Ugh! I can definitely relate to the not having the bottle that you want to drink when you want to drink it.

    • talkavino
      July 23, 2015 at 7:09 am

      Yep. And that frustrating feeling of not been able to decide…

  4. July 23, 2015 at 7:22 am

    Nice post, Anatoli! I don’t really associate wine with crisis. My associations with wine are mostly positive 🙂 But I can relate to your ‘crisis’ of not having a specific bottle of wine at home which you had intended to open that night.
    Cheers!

    • talkavino
      July 23, 2015 at 8:02 pm

      Thanks, Julian! I agree – crisis is not the first thing which comes to mind when you think about wine. But then we are always ready to create it…

  5. okiewinegirl2015
    July 23, 2015 at 8:50 am

    Anatoli, delightful and panic producing! I’ve been in the same spot . . . being filled with the joy and tension of wanting others to experience something one dearly loves coupled with the crisis of picking just the right bottle. I always want it to be ‘just right’ so they’ll love it too! 🙂

    • talkavino
      July 23, 2015 at 8:05 pm

      If not really a crisis, picking up “the right” bottle is often very frustrating…

  6. July 23, 2015 at 6:17 pm

    I definitely relate to the wine list crisis in a restaurant. So often I see outrageous prices beside good but young wines supported by cheap generic blah! Much better selecting from the cellar at home.

    • talkavino
      July 23, 2015 at 8:05 pm

      Yep, I agree. We experience this a lot more often than not…

  7. July 24, 2015 at 2:45 am

    🙂 thinking that you must buy it now or you will never see that vintage again….I can relate to this – especially when traveling and knowing you will never get into the shop you are currently in again, also on rare plants when traveling, you can just take a cutting home, but they invariably die and also you end up taking plants through customs which is a pain….However, but not necessarily for wine as I am not as experienced as you are, maybe I should not strive to be, I can see that this particular crisis would be terribly expensive for me – so maybe I should stop learning now. The crisis you haven’t mentioned is bringing one of your last bottles of something amazing to a treasured friend’s party and worrying about them putting the wine out for general consumption, so that they won’t get to taste it themselves – I have now had two experiences with corked wine – one at an expensive restaurant in America where the host, a self-declared oenophile, didn’t identify the wine as corked, and I ended up drinking a glass out of politeness (what is the etiquette here I wonder) – and once in the BA lounge, where a whole bottle of corked wine had been drunk and when I told the waiter he said, oh just put it back, most people don’t notice..so when I give away a nice bottle I want the target person to drink it ( I am bad at giving presents I guess). The second crisis is when you have spent ages selecting a bottle to bring and then when you get there the host says “oh we really only drink beer in this household” – the third crisis when you have a wonderful cellar and are serving Ethiopian doro wat (REALLY hot, if you don’t know it – I make it the proper way using an ethiopian cookbook by the women’s institute) and you want to serve beer and your guests want to drink a heavy red wine that you worry will get lost (maybe I need you to give me pairing recommendations here) – I’d go with a white if pushed, but maybe a cold pinot? Hm no idea, you tell me. So back to work – happy Friday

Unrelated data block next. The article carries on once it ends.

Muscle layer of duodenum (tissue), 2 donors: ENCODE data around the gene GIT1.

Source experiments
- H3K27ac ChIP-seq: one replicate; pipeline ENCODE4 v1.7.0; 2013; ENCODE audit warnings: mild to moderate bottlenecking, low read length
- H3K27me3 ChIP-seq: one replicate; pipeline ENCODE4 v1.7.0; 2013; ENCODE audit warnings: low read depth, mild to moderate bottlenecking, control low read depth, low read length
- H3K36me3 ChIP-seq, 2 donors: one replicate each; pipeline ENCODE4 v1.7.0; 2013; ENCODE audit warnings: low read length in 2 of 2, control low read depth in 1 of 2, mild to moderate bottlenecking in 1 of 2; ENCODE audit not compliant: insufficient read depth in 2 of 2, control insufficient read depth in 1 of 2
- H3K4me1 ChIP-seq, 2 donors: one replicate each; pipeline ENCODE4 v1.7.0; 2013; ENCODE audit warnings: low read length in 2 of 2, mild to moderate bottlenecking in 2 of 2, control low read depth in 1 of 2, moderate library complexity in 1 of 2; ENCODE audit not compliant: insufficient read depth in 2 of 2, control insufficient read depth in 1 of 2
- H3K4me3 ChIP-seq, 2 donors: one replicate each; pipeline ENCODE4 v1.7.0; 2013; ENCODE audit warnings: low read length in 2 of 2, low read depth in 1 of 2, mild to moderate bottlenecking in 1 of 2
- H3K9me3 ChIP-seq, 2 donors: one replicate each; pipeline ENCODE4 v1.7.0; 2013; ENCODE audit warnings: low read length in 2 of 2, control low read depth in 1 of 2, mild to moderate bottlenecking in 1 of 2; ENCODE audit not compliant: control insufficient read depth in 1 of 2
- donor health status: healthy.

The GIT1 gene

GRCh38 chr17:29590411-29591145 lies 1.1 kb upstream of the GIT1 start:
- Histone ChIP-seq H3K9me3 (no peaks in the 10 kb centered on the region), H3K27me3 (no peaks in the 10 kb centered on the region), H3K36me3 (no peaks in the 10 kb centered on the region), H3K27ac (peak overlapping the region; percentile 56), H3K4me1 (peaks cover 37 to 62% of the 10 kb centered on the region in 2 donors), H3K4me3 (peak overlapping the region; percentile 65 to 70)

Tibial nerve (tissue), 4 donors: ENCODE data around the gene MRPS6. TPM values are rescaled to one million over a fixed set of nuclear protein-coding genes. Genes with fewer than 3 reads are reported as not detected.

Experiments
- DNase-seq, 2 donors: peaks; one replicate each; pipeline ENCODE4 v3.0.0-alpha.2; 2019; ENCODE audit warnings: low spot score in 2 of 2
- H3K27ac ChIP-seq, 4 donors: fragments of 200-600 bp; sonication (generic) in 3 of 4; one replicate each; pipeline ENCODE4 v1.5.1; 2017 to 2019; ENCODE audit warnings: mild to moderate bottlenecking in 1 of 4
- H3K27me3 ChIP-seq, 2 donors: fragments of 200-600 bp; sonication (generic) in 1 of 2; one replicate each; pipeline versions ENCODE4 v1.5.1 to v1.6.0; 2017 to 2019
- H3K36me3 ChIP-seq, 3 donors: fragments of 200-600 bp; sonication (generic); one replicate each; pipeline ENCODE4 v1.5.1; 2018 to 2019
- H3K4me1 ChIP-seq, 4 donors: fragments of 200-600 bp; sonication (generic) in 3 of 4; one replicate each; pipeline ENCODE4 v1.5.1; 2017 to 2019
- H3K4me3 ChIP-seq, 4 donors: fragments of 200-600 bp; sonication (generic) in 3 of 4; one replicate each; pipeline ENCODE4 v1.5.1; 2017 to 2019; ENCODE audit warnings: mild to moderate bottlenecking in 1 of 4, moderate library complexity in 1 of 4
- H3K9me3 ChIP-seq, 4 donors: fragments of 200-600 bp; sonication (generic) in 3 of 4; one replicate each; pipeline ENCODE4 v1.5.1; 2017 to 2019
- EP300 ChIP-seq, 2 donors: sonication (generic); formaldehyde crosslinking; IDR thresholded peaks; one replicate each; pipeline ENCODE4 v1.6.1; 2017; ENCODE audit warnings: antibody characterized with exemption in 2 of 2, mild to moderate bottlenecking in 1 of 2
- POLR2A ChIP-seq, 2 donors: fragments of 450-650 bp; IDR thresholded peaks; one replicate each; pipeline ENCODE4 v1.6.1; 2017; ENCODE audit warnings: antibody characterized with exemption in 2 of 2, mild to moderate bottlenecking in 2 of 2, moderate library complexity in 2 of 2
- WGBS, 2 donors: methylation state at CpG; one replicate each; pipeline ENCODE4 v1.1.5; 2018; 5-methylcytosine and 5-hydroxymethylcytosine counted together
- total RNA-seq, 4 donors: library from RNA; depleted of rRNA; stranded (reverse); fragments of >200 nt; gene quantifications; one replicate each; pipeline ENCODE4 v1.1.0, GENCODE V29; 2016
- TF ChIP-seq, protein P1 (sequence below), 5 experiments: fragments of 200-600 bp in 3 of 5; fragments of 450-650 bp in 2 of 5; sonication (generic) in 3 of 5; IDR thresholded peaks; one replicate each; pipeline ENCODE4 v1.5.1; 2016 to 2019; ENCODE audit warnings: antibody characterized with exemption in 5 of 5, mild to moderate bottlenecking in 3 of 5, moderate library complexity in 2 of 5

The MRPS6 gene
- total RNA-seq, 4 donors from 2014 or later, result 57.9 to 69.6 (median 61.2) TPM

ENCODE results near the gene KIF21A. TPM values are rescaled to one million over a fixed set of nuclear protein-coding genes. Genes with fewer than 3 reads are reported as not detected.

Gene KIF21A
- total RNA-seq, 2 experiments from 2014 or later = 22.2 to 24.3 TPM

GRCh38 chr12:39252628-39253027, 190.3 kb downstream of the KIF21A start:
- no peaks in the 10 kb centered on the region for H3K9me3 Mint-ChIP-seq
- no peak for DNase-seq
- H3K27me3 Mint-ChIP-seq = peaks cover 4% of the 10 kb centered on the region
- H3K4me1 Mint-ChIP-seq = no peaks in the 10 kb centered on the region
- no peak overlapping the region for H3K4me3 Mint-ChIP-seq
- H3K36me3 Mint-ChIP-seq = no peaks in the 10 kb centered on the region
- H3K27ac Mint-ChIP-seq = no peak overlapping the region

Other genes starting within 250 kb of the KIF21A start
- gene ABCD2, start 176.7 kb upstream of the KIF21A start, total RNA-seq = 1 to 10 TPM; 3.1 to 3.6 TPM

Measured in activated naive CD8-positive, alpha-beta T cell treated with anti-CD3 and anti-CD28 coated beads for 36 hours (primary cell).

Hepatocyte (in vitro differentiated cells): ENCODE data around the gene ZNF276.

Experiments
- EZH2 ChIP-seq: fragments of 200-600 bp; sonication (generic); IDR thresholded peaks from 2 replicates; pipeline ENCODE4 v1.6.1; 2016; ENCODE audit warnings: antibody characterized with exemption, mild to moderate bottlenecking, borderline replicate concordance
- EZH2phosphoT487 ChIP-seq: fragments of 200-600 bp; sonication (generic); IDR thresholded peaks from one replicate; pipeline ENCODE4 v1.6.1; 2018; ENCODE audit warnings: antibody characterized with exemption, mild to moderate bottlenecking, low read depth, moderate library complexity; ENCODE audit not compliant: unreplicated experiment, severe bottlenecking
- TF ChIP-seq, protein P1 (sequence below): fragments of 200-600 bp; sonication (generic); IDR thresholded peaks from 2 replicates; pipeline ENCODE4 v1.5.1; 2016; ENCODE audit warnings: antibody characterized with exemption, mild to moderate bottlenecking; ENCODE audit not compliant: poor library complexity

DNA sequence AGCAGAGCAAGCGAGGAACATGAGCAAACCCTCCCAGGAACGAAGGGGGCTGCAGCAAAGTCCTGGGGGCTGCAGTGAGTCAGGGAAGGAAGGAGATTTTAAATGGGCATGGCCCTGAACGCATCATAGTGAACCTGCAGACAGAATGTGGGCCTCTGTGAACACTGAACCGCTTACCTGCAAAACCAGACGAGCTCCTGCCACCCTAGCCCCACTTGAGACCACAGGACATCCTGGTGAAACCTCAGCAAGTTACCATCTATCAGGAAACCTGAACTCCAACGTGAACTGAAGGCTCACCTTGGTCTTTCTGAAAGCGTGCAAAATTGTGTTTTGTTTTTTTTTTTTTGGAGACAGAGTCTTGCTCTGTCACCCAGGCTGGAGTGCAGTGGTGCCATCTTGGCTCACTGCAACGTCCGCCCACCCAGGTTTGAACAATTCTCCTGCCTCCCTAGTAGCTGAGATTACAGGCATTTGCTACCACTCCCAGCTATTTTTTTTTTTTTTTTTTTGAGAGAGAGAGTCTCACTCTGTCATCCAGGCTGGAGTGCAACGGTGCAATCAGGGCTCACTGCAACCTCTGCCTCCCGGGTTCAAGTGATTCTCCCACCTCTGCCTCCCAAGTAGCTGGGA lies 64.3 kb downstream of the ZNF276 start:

• talkavino
      July 26, 2015 at 7:42 am

      Poli, you really should’ve participated in the challenge – you got lot’s wine crisis stories to share 🙂 With the corked wine, there is only one right etiquette – you inform whomever serves the wine that it is corked. There is nothing to be polite about – corked wine takes a lot away from the experience. I had been in the border-line situations many times, when I was not 100% positive the wine is corked – I still forced myself to talk to the server, and every time the new bottle of wine was so dramatically different, that I got nothing but thank you from the host. I think this subject might make it into a very interesting post 🙂

      • July 26, 2015 at 9:25 am